• How often you track: Finally, you’ll need to decide how often to track your net worth. It’s a good idea to do it at the same time of month or year. That way, your recent payments on debts and deposits into savings and investments are taken into account, and you have a more accurate picture of where you stand.

Again, the details are really up to you. The key is to be consistent in how you decide to run this calculation.

Now that you know what to include in your net worth calculation, here are some tools to help you actually get it done.

Tools for Calculating Net Worth

Of course, you could just do this the old-fashioned way. Get out two sheets of ruled paper. Label one “Assets” and one “Liabilities.” Then, start looking up account balances, property values, and all the other information you need. Add up all your assets and all your liabilities. Then, subtract your liabilities from your assets. The number left over is your net worth.

You could do it that way. But where’s the fun in that when the internet is full of great tools? Here are a few to check out:

  • Net Worth Calculator: This calculator gives you a huge list of assets and liabilities to fill in. It’s a great place to start if you’re worried you’ll forget something.
  • Net Worth Projection: This calculator lets you project your net worth over time if your assets and liabilities grow due to interest. The numbers may not hold true in real life, but it’s an interesting exercise, nonetheless.
  • Google Sheets Net Worth: There are actually several Google Sheets templates for net worth. But this one is nice because it lets you track year over year and month over month results. This is great if you’re working towards some specific goals.
  • Mint has long been one of my favorite money management tools. If you want to get a general overview of your net worth, it makes it easy. Just link up all your accounts and manually add balances to any that you don’t. You can also add property values for your home and car or other assets. It’ll track your net worth for your automatically.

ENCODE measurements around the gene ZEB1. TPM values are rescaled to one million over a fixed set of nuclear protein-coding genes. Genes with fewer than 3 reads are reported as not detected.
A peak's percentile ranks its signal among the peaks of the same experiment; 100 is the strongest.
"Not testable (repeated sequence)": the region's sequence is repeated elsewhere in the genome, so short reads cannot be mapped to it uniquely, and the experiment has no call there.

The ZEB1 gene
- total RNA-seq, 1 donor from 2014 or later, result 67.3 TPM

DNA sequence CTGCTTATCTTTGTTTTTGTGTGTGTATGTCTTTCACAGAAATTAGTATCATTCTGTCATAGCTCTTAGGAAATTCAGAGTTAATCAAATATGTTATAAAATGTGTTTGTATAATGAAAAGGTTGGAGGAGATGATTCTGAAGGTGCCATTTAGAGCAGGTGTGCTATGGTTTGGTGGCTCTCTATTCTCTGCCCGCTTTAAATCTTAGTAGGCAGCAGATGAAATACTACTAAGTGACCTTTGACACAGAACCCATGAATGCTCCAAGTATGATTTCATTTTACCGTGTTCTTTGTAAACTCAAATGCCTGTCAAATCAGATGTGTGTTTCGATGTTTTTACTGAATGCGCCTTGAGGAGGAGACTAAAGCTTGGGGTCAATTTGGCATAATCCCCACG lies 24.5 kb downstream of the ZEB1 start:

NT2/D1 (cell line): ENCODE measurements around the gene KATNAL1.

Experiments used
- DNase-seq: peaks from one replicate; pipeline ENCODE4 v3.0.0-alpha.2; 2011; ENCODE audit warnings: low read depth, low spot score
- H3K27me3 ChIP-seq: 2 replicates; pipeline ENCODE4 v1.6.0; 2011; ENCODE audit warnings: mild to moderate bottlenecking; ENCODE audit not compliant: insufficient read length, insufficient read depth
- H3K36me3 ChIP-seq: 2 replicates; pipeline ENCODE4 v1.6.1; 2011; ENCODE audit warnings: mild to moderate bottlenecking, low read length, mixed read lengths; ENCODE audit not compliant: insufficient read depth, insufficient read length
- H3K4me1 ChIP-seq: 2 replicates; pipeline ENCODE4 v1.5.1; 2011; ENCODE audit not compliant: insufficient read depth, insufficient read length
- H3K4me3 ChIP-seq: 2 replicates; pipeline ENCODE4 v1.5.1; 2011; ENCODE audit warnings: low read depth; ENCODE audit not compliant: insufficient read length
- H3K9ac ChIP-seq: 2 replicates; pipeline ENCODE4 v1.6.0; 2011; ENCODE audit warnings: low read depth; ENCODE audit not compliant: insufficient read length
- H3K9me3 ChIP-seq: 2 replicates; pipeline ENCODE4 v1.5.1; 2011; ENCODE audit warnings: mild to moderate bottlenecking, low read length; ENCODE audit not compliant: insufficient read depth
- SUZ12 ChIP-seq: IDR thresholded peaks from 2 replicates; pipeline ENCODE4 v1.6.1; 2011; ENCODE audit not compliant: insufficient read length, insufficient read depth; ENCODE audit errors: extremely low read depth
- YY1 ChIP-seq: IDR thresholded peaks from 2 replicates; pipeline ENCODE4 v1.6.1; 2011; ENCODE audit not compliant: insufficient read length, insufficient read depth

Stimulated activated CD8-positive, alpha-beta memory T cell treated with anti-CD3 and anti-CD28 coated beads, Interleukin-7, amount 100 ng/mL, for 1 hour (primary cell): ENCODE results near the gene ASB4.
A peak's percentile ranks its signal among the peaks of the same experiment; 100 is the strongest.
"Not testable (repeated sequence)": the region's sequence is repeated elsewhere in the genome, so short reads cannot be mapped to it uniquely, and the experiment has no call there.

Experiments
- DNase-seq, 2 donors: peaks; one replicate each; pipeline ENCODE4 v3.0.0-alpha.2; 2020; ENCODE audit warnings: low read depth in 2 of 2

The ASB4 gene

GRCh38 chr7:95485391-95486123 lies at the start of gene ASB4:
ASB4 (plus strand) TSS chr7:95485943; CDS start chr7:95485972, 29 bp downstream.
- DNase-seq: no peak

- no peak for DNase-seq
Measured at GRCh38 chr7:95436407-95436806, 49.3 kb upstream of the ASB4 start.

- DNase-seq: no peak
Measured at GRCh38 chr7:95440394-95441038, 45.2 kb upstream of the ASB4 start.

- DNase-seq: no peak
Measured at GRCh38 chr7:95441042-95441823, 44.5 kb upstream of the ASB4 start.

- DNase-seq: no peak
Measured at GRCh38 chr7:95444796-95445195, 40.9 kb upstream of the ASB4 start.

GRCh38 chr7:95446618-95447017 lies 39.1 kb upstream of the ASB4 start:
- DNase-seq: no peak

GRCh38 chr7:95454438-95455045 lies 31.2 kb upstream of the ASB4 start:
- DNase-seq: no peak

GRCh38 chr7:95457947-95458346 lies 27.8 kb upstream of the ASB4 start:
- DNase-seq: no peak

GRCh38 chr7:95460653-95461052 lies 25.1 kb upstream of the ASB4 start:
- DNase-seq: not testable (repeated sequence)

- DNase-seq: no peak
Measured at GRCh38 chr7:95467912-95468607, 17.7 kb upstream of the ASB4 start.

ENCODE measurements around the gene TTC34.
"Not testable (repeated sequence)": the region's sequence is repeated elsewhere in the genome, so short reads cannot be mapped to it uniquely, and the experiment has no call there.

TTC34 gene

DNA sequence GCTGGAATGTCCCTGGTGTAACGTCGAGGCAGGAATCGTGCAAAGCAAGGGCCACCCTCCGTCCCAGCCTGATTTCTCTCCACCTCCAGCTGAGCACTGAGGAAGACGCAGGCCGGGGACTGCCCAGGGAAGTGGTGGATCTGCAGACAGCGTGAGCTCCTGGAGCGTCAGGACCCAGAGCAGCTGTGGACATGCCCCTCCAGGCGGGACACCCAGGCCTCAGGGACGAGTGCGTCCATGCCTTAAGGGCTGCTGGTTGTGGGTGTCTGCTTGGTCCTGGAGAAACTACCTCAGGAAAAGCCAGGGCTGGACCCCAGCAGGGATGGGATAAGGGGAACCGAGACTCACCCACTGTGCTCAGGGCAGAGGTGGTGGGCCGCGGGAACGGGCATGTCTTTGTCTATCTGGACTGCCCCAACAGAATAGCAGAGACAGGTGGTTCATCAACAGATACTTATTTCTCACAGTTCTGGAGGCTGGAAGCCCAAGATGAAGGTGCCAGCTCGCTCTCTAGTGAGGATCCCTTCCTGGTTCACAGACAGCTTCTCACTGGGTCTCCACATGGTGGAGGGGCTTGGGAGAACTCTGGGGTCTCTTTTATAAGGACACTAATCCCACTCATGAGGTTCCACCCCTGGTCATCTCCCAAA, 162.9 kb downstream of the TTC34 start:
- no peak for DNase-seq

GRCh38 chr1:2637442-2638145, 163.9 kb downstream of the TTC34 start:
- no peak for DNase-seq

• Personal Capital: For a more in-depth net worth tracker that also tracks your investments, Personal Capital is an even better option than Mint. Again, you can link up your accounts but manually enter property values, etc. for better results.
  • Net Worth Comparison Calculator: Okay, so we said that calculating your net worth isn’t about comparing yourself to others. But if you’re trying to set financial goals, it helps to know where you stand in comparison to “average.” This calculator shows the median net worth for people of your age and income bracket. Don’t base all of your financial goals on this, but it’s interesting.

Figuring out how to calculate your net worth and then doing it is a great financial exercise. For those getting out of debt, it can be a painful one. But it’s always revealing. And it’s an excellent way to track your progress as you journey towards financial freedom.

Article comments

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Diana says:

Thank you for sharing such a detailed article. Your net worth will help determine where you stand financially. It is a very good tool to use to track if you are making progress towards your financial goals or if you are backsliding. It will be a result of everything you have earned up till now and everything that you have spent. Calculating your net worth is one way to keep score on your financial progress.

Anonymous says:

Including the value of your house in the net worth calculation might skew the results – sure the value of your own home has gone up, but you gotta live somewhere. The value you’ve gained in property appreciation will be roughly offset by the price you’d have to pay for a new house if you were to sell.

You do, however, want to include the equity that you accumulate in investment properties. As Sun points out it can be tricky to get an “accurate” number, but remember this calculation is for you, so no point in cheating.

Anonymous says:

I do the calculation to see how much progress I have made in the past month, though I may not do anything differently from month to month. It helps me get motived.

As for the calculation itself, I usually don’t include any item related to housing, neither as assets nor as liability. It’s just very difficult to get an accurate estimate of the market value. I feel including it will skew the number.

Anonymous says:

Good overview of the motivation for tracking net worth. It is for personal goal setting, not a means to tout one’s value–which of course, has nothing to do with money.


Luke Landes says:

Chris: Thanks for pointing that out!

Anonymous says:

There is also an excel template from that can help you get started calculating your net worth.